Founded in 1992,
Selzer Law specializes in Estate Planning,
Estate Administration (Probate),
Trust Administration, & Real Estate.
The Law consists of enforceable rules governing relationships among individuals and between individuals and their society. In a nation, the law can serve to keep the peace, preserve individual rights, protect minorities against majorities, promote social justice, and provide for orderly social change. Estate Planning is the legal process by which someone decides how his/her assets are to be passed on to others after death. Estate planning has two general objectives: to ensure that the assets are transferred according to the owner’s wishes and to minimize state and federal taxes. At Selzer Law we have dedicated our practice to the ideal that you should be able to dictate how your loved ones are taken care of.
2017-Present, Managing Attorney, Selzer Law, Estate Planning, Will and Trust Administration, Real Estate & Representation of International Genealogical Research Firms
2003-2017, Partner/Attorney, Selzer & Weiss, Attorneys at Law, Fort Lauderdale, Florida, Probate, Estate and Trust Litigation, Estate Planning & Representation of International Genealogical Research Firms
1985-2003, sole practitioner, Jeffrey Seth Selzer, P.A., Fort Lauderdale, Florida, concentrating practice in Estate and Trust Administration, Probate & Trust Litigation, Estate Planning
U.S. legal counsel for 18 years to the world’s largest International Genealogical Research Firms in the U.S., U.K., France, Italy & Germany.
Bachelor of Arts in American Studies (Combining Majors in History & Political Science), Brandeis University, Waltham, Massachusetts, College of Arts and Sciences, Awarded 1981.
Juris Doctor, University of Florida School of Law, Gainesville, Florida, Awarded 1984; Courses in Wills, Trusts, Estates, Federal Income Taxation of Individuals and Corporations, Federal Estate and Gift Taxation, Federal Income Taxation of Estates and Trusts, Finance and Accounting, and Real Estate Transactions; Dissertation/Senior Thesis on Mortgages and the Foreclosure Process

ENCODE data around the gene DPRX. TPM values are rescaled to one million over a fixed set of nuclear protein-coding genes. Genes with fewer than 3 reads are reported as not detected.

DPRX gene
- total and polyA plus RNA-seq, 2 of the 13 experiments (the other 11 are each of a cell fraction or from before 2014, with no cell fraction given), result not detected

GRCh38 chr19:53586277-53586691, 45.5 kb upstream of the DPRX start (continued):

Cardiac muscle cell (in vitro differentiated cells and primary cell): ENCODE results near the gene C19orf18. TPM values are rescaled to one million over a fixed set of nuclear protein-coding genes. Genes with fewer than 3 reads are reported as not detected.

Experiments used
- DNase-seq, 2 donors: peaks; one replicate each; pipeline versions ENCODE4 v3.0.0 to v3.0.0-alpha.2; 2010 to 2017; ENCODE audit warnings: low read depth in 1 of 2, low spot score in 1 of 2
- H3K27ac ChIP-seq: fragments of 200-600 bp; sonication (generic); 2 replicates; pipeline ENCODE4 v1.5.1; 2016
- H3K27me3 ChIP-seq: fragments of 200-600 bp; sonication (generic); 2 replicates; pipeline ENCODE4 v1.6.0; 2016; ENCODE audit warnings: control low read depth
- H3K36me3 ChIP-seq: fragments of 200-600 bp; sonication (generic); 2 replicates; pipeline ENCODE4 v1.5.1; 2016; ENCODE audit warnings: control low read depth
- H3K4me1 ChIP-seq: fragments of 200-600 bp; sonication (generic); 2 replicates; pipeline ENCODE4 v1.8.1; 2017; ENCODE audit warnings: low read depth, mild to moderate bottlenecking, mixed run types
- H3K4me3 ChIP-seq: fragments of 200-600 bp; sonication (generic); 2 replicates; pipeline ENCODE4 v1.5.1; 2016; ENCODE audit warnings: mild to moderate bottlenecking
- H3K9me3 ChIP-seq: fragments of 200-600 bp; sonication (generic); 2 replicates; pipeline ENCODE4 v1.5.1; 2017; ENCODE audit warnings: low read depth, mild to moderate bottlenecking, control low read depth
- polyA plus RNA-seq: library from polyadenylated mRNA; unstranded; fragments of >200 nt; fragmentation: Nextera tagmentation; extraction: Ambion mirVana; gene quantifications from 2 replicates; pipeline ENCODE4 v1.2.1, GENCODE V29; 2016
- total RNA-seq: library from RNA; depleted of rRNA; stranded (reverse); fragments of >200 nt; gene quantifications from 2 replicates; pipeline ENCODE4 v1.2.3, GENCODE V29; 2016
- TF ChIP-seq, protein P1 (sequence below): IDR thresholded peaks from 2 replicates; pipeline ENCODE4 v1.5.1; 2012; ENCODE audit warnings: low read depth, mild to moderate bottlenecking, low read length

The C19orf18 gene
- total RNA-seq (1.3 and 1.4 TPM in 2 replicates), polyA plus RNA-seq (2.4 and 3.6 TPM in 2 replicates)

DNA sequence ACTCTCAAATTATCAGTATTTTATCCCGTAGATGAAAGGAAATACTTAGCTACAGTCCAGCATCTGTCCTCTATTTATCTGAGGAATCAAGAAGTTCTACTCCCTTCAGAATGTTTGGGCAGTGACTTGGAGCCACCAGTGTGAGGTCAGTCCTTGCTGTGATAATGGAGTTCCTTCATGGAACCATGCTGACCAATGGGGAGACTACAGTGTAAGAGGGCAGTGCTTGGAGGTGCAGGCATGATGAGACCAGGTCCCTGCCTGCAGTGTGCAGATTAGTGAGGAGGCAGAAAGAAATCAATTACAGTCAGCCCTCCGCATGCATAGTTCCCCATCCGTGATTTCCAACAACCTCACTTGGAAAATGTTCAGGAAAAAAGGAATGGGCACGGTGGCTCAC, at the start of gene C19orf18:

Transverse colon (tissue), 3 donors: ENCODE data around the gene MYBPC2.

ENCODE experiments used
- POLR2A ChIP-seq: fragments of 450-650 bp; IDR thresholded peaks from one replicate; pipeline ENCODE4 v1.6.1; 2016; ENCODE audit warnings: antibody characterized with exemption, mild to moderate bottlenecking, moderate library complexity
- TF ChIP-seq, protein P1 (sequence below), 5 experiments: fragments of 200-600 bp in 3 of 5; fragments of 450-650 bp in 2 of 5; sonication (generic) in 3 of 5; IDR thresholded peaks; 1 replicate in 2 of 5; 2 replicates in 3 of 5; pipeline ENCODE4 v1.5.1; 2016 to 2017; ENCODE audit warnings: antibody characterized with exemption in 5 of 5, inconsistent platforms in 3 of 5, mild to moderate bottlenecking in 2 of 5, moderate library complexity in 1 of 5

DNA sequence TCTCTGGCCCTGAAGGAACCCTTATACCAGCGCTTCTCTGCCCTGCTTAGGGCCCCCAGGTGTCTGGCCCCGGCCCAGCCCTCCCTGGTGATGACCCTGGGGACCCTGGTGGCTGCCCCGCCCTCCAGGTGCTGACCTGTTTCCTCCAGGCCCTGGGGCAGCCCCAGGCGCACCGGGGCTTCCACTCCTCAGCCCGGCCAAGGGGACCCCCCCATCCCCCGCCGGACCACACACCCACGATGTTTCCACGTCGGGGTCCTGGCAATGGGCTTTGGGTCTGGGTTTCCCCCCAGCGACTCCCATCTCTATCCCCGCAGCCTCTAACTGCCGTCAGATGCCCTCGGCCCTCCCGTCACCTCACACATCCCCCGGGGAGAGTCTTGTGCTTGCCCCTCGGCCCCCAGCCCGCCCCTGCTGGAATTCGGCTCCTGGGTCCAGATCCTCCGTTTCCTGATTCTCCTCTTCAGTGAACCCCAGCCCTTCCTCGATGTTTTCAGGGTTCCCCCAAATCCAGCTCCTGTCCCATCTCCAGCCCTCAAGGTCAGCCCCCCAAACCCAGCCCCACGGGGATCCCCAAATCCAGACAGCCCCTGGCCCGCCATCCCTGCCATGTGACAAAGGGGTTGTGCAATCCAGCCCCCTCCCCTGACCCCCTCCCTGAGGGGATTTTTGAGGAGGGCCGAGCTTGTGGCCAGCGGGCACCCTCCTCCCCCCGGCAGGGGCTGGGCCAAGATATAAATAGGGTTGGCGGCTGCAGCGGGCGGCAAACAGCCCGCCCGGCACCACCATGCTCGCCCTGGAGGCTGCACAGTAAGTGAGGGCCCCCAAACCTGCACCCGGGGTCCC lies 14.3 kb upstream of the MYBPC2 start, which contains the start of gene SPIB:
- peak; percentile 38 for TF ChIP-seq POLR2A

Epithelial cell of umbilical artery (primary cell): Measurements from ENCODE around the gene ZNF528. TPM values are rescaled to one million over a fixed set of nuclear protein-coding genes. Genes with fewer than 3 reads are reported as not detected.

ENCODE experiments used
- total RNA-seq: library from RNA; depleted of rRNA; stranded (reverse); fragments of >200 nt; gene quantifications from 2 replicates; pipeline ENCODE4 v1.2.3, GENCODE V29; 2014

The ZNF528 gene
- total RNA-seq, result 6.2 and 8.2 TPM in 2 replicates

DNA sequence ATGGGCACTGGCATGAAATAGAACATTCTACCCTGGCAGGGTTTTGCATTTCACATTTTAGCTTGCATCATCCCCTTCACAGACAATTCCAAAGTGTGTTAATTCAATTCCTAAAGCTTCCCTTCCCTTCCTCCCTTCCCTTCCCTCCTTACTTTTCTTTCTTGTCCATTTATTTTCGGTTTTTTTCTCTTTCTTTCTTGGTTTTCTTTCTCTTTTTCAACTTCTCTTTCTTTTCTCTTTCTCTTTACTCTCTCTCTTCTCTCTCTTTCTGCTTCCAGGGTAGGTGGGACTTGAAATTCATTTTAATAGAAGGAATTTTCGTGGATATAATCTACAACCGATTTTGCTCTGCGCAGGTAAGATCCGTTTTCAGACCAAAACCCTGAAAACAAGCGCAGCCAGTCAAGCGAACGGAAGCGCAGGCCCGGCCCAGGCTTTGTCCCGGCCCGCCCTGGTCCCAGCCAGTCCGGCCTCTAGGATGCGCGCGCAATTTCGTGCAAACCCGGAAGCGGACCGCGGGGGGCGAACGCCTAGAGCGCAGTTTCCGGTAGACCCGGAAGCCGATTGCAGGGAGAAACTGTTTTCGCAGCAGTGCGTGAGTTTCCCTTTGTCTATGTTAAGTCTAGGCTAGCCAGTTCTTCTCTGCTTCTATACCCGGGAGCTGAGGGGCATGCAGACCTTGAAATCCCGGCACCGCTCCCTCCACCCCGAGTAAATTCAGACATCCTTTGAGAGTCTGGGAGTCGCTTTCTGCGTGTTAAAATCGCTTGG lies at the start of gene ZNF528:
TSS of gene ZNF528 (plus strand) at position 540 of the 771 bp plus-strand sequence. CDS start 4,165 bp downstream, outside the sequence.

PROFESSIONAL & COMMUNITY MEMBERSHIPS
Member, The Florida Bar, Attorney Number 499242
Member, John Marshal Bar Association - Phi Delta Phi Legal Fraternity
Member, Florida Bar Association Real Property, Probate, and Trust Law Section
Member, Broward County Bar Association
Member U.S. District Courts Federal Bar
Chancellor to Board – Wilton Manors Business Association (WMBA)
Legal Counsel to South Florida Symphony Orchestra
Legal Counsel to Sunshine Cathedral Foundation, Inc.
Our Business Sectors
Believe it or not, you have an estate. In fact, nearly everyone does. Your estate consists of everything you own: your car, real estate, checking & savings accounts, investments, life insurance, and personal possessions.
No matter how large or how modest, your estate is when you die, you probably want to control how those things are given to the people or organizations you care most about.
When a person dies, their estate needs to be collected & managed.
Estate administration involves gathering the assets of the estate, paying the decedent's debts, and distributing the remaining assets.
Without a basic understanding of the estate administration process, the whole experience can be pretty overwhelming.
What is involved in a trust administration, and how does it compare with a probate?
Establishing a trust, not just a last will & testament, can help you prevent going through probate on part or all of your estate. This eliminates the need for a court proceeding or supervision. The Trustee of your estate, can then administrate and distribute the property upon the individuals death in a more simple, quicker manner & at less expense than if that property had to be probated.
The legal definition of real estate or real property is land & the buildings on it. Real estate law governs who may own & use the land.
This simple concept includes a wide range of different legal disciplines. First, real estate may be either residential or commercial. It can be owned by one person but used by another through rental arrangements. Land can be bought or sold, and due to its high value, there are many local laws that ensure real estate transactions are properly performed and recorded. Land may also pass between family members through estate planning. Finally, state & local governments have rules concerning the purposes for which land may be used -- for example, each plot of land must be used according to local zoning laws.
There Is No Lawyer More Eloquent Than the Heart.
Sylvain Maréchal (1788)